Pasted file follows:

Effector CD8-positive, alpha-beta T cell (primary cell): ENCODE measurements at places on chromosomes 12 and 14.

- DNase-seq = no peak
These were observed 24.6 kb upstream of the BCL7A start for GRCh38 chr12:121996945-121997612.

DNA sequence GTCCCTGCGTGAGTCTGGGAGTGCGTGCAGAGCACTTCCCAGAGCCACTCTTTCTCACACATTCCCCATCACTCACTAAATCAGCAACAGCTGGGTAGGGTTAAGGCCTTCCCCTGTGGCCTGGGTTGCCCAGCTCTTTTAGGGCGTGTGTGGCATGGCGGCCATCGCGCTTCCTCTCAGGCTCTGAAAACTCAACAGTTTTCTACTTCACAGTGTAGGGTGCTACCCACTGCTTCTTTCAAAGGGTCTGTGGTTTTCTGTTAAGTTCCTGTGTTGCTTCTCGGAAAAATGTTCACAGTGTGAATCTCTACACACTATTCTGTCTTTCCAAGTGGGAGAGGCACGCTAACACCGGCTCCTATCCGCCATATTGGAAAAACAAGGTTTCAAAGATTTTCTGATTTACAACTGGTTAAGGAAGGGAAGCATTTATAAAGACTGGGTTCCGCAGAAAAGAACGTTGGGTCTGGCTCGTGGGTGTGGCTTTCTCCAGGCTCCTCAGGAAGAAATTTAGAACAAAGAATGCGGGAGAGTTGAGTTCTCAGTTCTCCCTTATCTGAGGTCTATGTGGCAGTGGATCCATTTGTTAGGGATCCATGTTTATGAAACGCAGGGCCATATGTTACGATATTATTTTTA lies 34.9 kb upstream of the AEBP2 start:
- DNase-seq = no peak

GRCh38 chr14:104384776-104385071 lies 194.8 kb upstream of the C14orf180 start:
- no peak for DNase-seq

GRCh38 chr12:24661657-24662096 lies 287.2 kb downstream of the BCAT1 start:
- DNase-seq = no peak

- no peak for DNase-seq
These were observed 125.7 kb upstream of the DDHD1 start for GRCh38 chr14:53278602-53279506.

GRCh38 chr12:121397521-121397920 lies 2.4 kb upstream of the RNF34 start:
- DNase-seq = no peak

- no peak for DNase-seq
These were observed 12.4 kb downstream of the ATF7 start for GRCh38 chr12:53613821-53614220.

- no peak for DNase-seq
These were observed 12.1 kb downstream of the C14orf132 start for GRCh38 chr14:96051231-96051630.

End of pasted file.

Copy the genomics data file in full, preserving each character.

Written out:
Effector CD8-positive, alpha-beta T cell (primary cell): ENCODE measurements at places on chromosomes 12 and 14.

- DNase-seq = no peak
These were observed 24.6 kb upstream of the BCL7A start for GRCh38 chr12:121996945-121997612.

DNA sequence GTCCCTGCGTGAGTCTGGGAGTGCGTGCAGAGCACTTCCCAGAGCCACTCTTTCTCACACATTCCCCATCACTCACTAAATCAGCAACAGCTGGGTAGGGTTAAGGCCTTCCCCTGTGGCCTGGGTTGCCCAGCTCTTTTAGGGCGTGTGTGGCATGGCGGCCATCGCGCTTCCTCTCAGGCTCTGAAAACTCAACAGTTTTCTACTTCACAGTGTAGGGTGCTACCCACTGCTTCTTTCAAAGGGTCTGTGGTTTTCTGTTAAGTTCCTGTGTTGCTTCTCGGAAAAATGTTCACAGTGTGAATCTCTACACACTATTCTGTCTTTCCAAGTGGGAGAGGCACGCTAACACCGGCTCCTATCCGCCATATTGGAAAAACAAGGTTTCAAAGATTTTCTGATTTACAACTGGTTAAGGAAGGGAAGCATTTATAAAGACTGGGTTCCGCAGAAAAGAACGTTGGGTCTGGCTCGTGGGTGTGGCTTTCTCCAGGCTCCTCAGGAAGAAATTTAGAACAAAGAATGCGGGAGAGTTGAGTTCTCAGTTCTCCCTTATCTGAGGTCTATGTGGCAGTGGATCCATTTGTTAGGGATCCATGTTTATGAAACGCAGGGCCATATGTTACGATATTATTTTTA lies 34.9 kb upstream of the AEBP2 start:
- DNase-seq = no peak

GRCh38 chr14:104384776-104385071 lies 194.8 kb upstream of the C14orf180 start:
- no peak for DNase-seq

GRCh38 chr12:24661657-24662096 lies 287.2 kb downstream of the BCAT1 start:
- DNase-seq = no peak

- no peak for DNase-seq
These were observed 125.7 kb upstream of the DDHD1 start for GRCh38 chr14:53278602-53279506.

GRCh38 chr12:121397521-121397920 lies 2.4 kb upstream of the RNF34 start:
- DNase-seq = no peak

- no peak for DNase-seq
These were observed 12.4 kb downstream of the ATF7 start for GRCh38 chr12:53613821-53614220.

- no peak for DNase-seq
These were observed 12.1 kb downstream of the C14orf132 start for GRCh38 chr14:96051231-96051630.